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“Myth & Mirage”
Riverside Art Museum, Riverside, California
Preview by Mario Cutajar


Douglas McCulloh, "Mission Inn," 2016, photograph. Courtesy of the artist and the Riverside Art Museum

Continuing through January 28, 2018

Though reduced now to a clutch of stylistic clichés (red tile roofs, stucco, arches, and vestigial espadañas) embellishing the most generic structures, Spanish Colonial Revival (SCR) architecture in its early 20th century heyday aspired to a grander ambition. It was designed to endow the future Golden State with a ready-made fabricated history that would hide from view the grubby details of Spanish and American frontier conquest, erase the region’s Mexican character, and paint over them a picture of an opulent and romantic Euro-Spanish past that would entice Anglo tourists and prospective investors and settlers from the Eastern states. Like the phantasmagoria that Walt Disney would later construct in Anaheim, SCR was an exercise in mythic set-building.

The host Riverside Art Museum is itself housed within an SCR building originally designed as a YWCA by Julia Morgan (best known as William Randolph Hearst’s castle architect ). The Getty-funded Pacific Standard Time: LA/LA exhibition “Myth and Mirage: Inland Southern California, Birthplace of the Spanish Colonial Revival” surveys the invention and development of SCR in the Inland Empire.

In the words of Catherine Gudis, who wrote the introduction of the indispensable catalog that accompanies the exhibition, SCR gave Southern California a “usable past” that envisioned the state as “European and ‘civilized,' matching its Mediterranean climate and contradicting naysayers who saw the region as still a Western cow town and rough frontier. American hispanophilia also created continuities between the Spanish colonial enterprise and American expansion, naturalizing and justifying Anglos as the heirs to that Spanish enterprise ...” Thus, for Gudis, SCR was an enabler of “collective amnesia.”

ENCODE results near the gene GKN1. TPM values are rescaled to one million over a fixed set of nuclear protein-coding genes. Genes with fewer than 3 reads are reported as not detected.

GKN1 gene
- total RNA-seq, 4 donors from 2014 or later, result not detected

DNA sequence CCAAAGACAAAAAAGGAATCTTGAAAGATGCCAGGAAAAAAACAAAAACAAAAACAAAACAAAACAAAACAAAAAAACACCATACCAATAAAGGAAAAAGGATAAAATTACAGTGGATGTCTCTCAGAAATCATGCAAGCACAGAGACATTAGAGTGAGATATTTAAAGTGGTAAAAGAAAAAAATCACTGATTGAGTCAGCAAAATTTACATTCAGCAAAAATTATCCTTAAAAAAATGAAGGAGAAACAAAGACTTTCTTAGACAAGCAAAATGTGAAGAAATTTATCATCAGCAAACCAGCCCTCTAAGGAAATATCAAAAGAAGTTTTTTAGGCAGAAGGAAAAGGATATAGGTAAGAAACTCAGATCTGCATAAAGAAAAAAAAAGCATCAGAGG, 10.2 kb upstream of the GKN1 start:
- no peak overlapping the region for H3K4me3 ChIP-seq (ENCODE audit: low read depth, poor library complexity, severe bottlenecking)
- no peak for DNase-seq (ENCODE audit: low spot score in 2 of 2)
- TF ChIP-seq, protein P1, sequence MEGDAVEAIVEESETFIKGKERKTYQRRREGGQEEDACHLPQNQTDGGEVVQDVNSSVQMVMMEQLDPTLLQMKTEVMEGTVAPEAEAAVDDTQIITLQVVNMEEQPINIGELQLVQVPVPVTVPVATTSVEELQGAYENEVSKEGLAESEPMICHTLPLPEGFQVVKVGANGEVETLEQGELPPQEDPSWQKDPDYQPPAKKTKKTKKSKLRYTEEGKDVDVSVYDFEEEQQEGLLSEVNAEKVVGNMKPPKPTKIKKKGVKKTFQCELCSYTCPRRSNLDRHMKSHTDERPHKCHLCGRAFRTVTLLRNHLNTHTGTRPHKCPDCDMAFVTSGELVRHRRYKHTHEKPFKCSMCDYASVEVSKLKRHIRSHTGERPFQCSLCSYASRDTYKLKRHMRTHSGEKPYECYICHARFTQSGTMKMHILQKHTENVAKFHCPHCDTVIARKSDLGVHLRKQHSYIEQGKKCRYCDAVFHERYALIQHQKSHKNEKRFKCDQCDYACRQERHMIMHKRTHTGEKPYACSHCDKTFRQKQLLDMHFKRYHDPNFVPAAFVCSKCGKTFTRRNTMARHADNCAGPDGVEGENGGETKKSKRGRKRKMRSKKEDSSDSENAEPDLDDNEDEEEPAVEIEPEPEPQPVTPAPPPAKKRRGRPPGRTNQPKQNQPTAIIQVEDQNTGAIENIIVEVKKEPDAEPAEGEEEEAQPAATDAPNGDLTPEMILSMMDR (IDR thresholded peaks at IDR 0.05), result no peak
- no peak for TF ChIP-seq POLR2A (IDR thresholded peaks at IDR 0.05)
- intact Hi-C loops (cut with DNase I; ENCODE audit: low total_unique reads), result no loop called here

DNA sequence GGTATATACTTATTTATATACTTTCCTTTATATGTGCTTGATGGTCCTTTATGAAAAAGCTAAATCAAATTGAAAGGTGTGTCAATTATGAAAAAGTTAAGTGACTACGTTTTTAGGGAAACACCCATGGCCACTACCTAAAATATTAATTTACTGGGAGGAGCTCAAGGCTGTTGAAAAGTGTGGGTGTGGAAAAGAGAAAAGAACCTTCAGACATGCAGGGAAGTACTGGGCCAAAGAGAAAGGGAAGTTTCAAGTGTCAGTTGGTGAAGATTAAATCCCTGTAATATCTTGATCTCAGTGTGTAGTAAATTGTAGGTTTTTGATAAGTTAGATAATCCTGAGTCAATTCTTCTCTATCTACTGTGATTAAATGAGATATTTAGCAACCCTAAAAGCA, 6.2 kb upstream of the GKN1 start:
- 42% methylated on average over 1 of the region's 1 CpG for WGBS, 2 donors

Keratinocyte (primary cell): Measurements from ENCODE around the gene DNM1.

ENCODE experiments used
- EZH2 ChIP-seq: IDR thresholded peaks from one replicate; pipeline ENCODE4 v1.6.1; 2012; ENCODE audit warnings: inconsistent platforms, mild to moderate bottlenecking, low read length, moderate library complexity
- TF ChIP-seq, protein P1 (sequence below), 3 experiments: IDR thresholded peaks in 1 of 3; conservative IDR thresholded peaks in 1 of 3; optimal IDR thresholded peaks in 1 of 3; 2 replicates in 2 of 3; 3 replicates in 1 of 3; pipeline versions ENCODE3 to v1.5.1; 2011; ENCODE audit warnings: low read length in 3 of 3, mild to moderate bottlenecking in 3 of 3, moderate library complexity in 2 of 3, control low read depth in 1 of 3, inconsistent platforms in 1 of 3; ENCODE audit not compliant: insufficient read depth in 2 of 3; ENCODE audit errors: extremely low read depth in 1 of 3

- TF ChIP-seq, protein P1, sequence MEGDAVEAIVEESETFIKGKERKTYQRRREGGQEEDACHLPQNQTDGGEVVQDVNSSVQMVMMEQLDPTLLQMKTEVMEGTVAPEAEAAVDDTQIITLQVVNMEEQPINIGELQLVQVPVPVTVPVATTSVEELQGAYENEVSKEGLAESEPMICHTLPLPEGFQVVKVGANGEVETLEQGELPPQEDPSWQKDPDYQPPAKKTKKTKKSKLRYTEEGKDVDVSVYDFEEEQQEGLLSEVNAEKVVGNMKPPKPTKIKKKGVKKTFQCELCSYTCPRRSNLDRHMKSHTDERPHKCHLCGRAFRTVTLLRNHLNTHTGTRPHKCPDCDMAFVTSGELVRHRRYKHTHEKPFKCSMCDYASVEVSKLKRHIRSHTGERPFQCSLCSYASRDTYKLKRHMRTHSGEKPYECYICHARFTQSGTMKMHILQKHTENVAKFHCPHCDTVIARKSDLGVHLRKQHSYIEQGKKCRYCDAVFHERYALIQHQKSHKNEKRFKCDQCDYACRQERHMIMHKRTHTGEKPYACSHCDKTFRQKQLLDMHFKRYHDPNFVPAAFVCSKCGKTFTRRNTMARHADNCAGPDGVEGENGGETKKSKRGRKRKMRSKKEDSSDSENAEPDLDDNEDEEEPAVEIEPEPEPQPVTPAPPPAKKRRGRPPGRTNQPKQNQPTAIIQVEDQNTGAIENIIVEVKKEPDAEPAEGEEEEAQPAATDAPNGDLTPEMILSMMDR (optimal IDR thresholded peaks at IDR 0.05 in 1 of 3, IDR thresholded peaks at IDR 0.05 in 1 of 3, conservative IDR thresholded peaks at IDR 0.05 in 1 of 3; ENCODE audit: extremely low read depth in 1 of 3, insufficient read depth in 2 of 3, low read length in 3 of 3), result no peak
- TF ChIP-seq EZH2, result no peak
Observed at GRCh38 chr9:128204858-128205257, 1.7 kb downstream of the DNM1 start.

This harsh assessment is softened in the exhibition and the catalog by the attention paid to the remarkable inventiveness that animated the development of the style, and the undeniable splendor of the results. The paramount example would be Morgan’s Hearst Castle, but that grandiose folly is outside the purview of the Riverside exhibition. Instead, curatorial attention is lavished on Frank Miller’s no-less-extraordinary Mission Inn. This architectural hodgepodge, to which several architects, most notably Arthur Benton, contributed their talent, was designed around Miller’s magpie-like acquisitions of Spanish, Italian and Mexican art and furniture. In the words of the late California State Librarian Kevin Starr, Mission Inn consumed 35 years of Miller’s “architectural fantasizing,” which he invested in creating a “Spanish Revival Oz: a neo-Franciscan fantasy of courts, patios, halls, archways, and domes.”

Architectural renderings and period and contemporary photographs reveal the eccentric sumptuousness that came of Miller’s obsession. Because no actual Spanish mission was ever constructed in Riverside, Miller even took it upon himself to add to the inn an unconsecrated wedding chapel that featured, along with an altar imported from a family chapel in Mexico, dazzling stained glass windows designed by Tiffany. Getty Foundation curator Lindsey Rossi describes the outcome of Miller’s efforts as a “grand spectacle of romanticization and obfuscation.” That, of course, could be said of just about all grand architecture stretching back to prehistory. After awhile, such curatorial moralizing starts to grate.

In any case, by the mid-forties, SCR had fallen out of elite fashion and quickly degraded into what Aaron Betsky calls a vernacular style. Today, its vestiges are applied with the promiscuity of sprayed stucco to every type of commercial or residential architecture that requires perfunctory California branding. The exhibition documents countless examples ranging from fast food outlets to dialysis centers.

Unlike the pioneering instances of the genre, this “refried” SCR lacks mythical potency and performs a strictly homogenizing function. The quaint if deluded vision of SoCal as a transposition of Mediterranean gentility has long since succumbed to more dystopian scenarios. In this context, one is apt to regard wistfully the acts of cultural misappropriation documented by this exhibition.


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